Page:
When the Supreme Court refrained from incorporating the Fifth Amendment’s protection against double jeopardy into the due process clause of the Fourteenth Amendment, Justice Benjamin Cardozo’s opinion for the Court articulated the influential “fundamental fairness” standard of selective incorporation.
The state of Connecticut indicted a man named Palko for the capital offense of first-degree murder, but the jury convicted him only of second-degree murder and sentenced him to life imprisonment. Connecticut’s constitution and laws permitted a second trial, and the state again tried and convicted him, this time for the more serious capital offense. In the same circumstances, the federal government would not have been allowed to retry Palko because of the Fifth Amendment’s ban on double jeopardy. Facing execution, Palko appealed, arguing that the due process clause of the Fourteenth Amendment incorporated the double jeopardy ban, thereby making it applicable to the states.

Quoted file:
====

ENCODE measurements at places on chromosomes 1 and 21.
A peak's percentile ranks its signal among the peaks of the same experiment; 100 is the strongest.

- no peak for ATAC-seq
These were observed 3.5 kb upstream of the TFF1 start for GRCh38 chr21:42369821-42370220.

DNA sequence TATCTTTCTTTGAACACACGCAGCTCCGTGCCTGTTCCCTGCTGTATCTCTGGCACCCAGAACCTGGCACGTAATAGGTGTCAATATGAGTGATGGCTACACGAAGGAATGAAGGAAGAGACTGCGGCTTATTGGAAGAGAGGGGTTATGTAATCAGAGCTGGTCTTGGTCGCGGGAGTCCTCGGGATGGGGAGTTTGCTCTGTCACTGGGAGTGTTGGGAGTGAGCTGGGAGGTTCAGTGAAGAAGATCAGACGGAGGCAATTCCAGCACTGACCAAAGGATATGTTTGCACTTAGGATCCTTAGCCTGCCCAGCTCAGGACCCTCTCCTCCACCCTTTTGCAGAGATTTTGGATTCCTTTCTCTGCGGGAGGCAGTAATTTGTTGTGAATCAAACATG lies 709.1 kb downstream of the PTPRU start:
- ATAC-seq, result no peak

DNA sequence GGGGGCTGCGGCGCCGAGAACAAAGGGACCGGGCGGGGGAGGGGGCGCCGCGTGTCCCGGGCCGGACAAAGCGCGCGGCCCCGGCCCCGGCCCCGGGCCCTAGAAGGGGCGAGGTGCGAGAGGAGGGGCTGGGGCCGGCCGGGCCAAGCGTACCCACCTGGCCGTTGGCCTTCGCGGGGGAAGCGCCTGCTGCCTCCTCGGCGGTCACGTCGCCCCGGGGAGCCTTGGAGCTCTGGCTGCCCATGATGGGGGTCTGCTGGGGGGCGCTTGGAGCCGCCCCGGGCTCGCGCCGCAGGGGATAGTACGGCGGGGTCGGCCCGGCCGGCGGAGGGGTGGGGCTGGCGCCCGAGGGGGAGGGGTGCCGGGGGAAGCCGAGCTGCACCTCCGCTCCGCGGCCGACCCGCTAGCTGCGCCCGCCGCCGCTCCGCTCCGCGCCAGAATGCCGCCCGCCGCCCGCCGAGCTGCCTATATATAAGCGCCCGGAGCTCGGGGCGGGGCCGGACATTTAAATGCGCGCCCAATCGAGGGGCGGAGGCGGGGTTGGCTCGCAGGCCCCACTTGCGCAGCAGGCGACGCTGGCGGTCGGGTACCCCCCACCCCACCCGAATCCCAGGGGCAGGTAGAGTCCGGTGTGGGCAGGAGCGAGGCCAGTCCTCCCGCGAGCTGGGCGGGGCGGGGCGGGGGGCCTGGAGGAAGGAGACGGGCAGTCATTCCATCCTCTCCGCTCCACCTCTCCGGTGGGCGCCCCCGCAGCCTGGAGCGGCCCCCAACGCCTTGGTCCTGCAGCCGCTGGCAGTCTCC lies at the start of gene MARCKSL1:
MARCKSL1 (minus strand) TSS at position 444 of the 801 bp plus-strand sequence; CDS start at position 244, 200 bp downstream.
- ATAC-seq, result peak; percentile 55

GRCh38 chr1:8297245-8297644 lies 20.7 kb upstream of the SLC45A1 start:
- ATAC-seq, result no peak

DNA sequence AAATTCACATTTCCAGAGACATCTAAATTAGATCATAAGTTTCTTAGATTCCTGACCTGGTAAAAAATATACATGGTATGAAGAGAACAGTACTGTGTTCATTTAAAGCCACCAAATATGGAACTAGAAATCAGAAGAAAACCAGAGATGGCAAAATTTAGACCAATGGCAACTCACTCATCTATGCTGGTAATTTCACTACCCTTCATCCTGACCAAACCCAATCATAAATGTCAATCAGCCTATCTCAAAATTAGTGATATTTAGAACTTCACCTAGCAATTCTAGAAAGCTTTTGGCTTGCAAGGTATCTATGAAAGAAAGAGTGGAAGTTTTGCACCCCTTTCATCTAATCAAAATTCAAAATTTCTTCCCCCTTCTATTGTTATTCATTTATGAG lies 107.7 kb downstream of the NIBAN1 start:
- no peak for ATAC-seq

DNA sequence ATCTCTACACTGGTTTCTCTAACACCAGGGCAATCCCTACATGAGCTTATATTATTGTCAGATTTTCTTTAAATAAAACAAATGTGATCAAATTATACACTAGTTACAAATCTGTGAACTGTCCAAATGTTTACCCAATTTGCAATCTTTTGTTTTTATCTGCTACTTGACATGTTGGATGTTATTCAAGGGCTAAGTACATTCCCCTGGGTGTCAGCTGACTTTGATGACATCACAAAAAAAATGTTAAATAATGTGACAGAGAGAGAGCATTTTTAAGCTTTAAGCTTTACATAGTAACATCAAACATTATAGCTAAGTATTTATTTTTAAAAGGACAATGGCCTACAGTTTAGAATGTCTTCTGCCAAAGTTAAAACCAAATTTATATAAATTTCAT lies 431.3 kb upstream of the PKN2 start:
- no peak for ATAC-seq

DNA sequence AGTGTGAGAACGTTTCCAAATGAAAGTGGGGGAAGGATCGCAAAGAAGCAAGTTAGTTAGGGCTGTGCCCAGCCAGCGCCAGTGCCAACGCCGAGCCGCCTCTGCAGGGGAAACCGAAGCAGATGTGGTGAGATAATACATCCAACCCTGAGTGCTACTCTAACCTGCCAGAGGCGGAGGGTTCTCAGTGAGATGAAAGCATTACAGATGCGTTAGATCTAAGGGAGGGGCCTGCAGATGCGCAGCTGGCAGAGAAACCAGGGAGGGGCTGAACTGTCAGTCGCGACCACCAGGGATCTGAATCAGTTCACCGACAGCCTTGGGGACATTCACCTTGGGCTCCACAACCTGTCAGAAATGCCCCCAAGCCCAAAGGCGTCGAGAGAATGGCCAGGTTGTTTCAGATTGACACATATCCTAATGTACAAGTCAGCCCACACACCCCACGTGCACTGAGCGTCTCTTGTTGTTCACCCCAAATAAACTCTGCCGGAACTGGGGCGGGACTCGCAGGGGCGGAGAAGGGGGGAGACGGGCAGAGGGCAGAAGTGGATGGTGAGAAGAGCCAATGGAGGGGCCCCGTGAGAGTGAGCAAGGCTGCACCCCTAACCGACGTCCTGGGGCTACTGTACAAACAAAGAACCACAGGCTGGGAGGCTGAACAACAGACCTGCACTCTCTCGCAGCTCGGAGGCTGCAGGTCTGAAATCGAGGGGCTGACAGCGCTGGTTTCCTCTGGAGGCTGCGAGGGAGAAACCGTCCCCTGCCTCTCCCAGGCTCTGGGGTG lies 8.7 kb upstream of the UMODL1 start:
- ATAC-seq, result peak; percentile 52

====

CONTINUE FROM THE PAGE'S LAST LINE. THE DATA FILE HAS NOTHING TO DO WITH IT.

By an 8-1 vote, however, the Supreme Court disagreed, finding against Palko. In the opinion for the Court, Justice Benjamin N. Cardozo ruled that the Fourteenth Amendment’s due process clause did not include the Fifth Amendment’s principle that no person can be tried twice for the same offense. His opinion was noteworthy primarily because of its proposal for a “fundamental fairness” standard of selective incorporation as a basis for deciding which provisions of the Bill of Rights would apply to the states. In his words, the standard was whether a particular right “represented the very essence of a scheme of ordered liberty” and whether it was a “principle of justice so rooted in the traditions and conscience of our people as to be ranked fundamental.” In subsequent years, the majority of the justices would adopt Cardozo’s Palko standard. Although Palko was executed, decades later in Benton v. Maryland
Cardozo, Benjamin N.
Due process, procedural
Jury, trial by